“We’re working through some of the technical underpinnings for the solution later this year, and it will be integrated with the xFi experience,” Loyack says. “You’ll be able to onboard those pods very easily. Then, you’ll be able to personalize them through the experience. You’ll be able to qualify a room in the case of a kitchen or a bedroom [for example]. This allows the devices connected to it ensure they’re on the right pod."

Comcast wants to power your future smart home

However, Comcast sees yet another piece of the puzzle that needs fitting: the awfully-named Internet of Things. That’s where Comcast’s brand new xFi Advanced Wireless Gateway comes in.

Available only to customers paying for speeds of 300Mbps or more, this new, squarer device will lay the in-home groundwork for Comcast’s growing gigabit service. But, perhaps more importantly, this new gateway will support communication protocols other than now-standard 802.11ac over 2.4 and 5GHz frequencies.

“The advanced gateway obviously supports higher tiers, but also is a device that supports other protocols for the connected home,” Loyack tells us. “For instance, it will support Zigbee, IoT Thread and Bluetooth LE.”

These are key communication standards for smart home devices, like smart light bulbs, door locks and connected cameras. Clearly, Comcast’s goal is to leverage its already massive presence in customers’ homes to be at the center of their smart home.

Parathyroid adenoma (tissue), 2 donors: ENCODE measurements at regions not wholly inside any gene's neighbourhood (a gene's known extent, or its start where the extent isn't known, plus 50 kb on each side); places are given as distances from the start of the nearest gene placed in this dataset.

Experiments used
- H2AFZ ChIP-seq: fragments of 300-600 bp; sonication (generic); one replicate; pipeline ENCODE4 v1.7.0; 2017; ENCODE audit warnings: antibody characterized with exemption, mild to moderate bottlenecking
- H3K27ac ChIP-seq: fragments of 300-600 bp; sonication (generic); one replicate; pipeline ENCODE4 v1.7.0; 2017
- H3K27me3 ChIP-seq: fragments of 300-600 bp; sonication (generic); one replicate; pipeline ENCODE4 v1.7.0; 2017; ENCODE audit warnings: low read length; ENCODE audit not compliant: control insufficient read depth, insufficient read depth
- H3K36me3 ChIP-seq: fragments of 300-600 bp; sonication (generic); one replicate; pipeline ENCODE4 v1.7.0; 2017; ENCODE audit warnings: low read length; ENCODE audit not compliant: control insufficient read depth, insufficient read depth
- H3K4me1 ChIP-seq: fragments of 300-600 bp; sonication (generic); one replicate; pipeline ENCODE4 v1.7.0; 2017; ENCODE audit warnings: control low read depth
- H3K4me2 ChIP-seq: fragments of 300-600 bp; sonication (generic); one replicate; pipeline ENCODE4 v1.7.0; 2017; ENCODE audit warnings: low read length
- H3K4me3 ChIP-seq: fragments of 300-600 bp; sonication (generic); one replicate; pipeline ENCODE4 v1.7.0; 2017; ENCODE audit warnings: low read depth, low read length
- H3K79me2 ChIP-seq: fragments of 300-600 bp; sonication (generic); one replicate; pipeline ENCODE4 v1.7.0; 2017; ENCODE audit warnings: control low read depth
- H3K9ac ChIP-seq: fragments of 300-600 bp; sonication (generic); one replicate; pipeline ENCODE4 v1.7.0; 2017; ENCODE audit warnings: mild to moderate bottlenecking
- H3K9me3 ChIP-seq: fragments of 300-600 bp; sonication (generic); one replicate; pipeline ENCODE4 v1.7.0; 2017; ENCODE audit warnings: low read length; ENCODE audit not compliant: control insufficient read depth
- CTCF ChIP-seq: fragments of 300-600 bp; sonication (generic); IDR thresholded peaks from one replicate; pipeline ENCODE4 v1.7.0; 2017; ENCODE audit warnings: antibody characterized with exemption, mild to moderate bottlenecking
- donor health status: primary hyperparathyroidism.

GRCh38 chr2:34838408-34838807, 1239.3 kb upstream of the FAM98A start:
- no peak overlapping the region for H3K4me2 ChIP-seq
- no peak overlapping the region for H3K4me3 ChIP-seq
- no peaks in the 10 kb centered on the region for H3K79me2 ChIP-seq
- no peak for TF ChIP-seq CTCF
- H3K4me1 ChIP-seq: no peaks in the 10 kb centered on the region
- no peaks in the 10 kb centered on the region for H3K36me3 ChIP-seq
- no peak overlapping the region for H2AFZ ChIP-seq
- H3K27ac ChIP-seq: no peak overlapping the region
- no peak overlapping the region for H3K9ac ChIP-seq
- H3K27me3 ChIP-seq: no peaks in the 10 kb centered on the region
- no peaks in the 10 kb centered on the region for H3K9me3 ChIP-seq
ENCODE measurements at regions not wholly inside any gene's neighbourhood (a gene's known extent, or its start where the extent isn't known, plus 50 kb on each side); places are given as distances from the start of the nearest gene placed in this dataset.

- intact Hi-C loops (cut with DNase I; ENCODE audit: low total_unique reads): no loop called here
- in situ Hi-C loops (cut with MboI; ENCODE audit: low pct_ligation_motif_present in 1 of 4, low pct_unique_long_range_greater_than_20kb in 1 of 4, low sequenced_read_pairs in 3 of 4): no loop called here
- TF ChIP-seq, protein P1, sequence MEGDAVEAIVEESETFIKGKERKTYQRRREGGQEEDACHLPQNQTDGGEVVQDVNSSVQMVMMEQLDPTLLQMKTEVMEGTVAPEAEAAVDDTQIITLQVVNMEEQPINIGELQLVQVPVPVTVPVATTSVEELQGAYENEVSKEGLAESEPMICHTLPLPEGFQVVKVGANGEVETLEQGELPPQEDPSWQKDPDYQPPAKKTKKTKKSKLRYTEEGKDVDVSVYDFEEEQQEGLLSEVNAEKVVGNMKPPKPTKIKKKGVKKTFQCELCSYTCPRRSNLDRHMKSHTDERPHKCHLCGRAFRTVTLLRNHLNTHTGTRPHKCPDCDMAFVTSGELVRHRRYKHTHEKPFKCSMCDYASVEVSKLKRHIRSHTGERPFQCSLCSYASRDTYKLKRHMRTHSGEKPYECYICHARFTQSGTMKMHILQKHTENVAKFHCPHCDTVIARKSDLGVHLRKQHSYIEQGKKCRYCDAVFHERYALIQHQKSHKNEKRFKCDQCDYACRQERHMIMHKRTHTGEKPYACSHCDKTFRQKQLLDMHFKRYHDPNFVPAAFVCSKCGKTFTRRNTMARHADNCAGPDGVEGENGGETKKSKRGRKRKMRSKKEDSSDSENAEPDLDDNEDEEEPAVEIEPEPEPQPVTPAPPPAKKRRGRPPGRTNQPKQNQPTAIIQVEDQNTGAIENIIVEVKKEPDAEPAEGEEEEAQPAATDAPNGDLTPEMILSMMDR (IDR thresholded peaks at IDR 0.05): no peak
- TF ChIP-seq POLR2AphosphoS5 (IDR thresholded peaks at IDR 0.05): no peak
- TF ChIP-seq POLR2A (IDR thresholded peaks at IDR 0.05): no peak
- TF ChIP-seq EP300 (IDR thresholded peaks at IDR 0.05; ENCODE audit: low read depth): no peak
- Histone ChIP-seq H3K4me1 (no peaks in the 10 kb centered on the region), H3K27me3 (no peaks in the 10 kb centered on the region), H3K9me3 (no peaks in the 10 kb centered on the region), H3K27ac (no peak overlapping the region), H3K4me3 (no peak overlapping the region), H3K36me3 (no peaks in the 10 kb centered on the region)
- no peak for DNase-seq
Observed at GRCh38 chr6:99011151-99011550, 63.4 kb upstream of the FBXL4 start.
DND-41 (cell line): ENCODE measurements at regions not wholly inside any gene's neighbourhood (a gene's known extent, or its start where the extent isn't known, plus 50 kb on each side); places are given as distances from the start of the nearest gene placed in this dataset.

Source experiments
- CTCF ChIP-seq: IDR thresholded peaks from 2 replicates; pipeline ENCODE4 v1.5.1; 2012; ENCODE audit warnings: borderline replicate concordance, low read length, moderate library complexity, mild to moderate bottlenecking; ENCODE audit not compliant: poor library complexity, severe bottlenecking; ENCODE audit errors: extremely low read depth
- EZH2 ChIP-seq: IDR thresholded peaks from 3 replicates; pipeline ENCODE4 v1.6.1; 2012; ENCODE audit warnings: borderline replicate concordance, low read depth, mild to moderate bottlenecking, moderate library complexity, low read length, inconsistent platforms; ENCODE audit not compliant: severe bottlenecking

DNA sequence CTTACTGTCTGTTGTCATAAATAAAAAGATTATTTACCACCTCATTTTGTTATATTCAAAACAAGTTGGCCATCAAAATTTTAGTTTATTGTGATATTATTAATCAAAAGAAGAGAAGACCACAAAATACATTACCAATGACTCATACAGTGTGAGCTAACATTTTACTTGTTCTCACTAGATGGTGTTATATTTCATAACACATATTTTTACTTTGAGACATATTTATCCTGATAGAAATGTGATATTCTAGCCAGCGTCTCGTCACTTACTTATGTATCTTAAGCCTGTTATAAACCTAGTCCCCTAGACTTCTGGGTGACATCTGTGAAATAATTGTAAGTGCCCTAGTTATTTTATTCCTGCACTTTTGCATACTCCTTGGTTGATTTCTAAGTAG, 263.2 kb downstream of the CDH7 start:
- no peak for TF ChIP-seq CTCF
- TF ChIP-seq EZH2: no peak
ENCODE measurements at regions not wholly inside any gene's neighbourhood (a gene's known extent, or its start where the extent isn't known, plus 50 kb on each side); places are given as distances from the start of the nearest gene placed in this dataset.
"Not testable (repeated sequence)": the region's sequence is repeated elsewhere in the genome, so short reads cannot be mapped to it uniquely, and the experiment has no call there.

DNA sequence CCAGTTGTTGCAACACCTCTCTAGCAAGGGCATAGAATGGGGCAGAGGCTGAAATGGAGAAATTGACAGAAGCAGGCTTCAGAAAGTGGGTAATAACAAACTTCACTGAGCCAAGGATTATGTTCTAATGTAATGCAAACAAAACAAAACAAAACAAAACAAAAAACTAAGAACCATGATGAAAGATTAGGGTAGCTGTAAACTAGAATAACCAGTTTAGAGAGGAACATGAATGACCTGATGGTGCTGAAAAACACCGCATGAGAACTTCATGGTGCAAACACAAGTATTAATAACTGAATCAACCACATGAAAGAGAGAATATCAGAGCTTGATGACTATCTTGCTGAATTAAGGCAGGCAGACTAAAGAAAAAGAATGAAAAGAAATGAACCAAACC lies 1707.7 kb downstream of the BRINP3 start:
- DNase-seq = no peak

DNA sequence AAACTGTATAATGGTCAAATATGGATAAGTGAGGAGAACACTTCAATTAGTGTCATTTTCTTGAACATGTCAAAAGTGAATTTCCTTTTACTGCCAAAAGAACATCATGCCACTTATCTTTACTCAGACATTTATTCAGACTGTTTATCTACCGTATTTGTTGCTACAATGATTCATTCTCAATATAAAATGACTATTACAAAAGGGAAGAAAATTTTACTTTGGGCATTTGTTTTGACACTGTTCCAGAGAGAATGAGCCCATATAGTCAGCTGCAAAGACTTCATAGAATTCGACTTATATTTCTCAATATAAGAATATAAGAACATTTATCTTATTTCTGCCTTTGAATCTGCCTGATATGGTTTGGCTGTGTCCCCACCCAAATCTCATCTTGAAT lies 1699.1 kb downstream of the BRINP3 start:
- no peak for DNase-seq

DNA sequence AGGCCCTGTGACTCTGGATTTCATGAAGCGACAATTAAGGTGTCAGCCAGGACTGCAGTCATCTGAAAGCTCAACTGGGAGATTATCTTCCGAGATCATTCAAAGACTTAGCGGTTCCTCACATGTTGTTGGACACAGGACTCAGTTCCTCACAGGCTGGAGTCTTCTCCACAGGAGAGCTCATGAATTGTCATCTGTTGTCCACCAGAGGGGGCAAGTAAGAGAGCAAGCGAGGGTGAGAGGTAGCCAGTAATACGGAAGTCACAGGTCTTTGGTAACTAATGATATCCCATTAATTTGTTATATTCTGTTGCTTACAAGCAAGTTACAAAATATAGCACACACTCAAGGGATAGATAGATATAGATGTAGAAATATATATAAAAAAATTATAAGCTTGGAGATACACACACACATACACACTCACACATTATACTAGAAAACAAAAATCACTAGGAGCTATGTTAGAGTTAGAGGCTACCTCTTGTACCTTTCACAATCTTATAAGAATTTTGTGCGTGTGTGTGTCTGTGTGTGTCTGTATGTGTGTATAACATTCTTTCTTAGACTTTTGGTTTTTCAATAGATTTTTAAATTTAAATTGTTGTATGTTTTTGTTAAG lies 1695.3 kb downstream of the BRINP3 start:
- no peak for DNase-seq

“As we think about the millions of devices that will be coming into customers’ homes, we don’t want … every device having an app,” Loyack says, speaking to the sea of smart home apps and protocols already. “You can have about 50 apps if you think about the devices come 2020. Ultimately, we want to build that platform that provides that intelligent aggregation and automation, so that [our customers] can go to one place, and that one place is the xFi experience.”

Naturally, this inspires the concerns of security for both customers’ cloud-stored data and their in-home networks. 

“We’re in the process of evaluating multiple options,” Loyack simply states. “With xFinity Home [Comcast’s rival to security systems like ADT and Vivint], we’re protecting the security of the home, but we know that as more and more devices come in, digital security is equally important.”

This is one piece of the puzzle you might wish had already been filled, with the product so shortly coming to market. However, that’s not to say nothing of the device monitoring tools already available through the xFi app and cloud platform. The latter allows Comcast to detect strange behavior in internet traffic and report that to customers to further investigate potential breaches.

With the release of the xFi app and platform, as well as the new xFi Advanced Wireless Gateway, it’s obvious that Comcast saw what firms like Google and Netgear were up to years ago and is finally responding.

But, with these third parties getting even better at marketing to, and developing intuitive apps and devices for, the general public – for products with a one-time purchase – will xFi be convincing enough for customers to keep paying those hardware rental fees?

Deeper controls and access from the couch via voice should help a long way, but only time will tell whether Comcast’s xFi Pods offer stronger coverage than Wi-Fi mesh. In the meantime, Comcast customers can try out the new xFi app with their newly-named xFi Wireless Gateway (excluding the TC8717 model) here.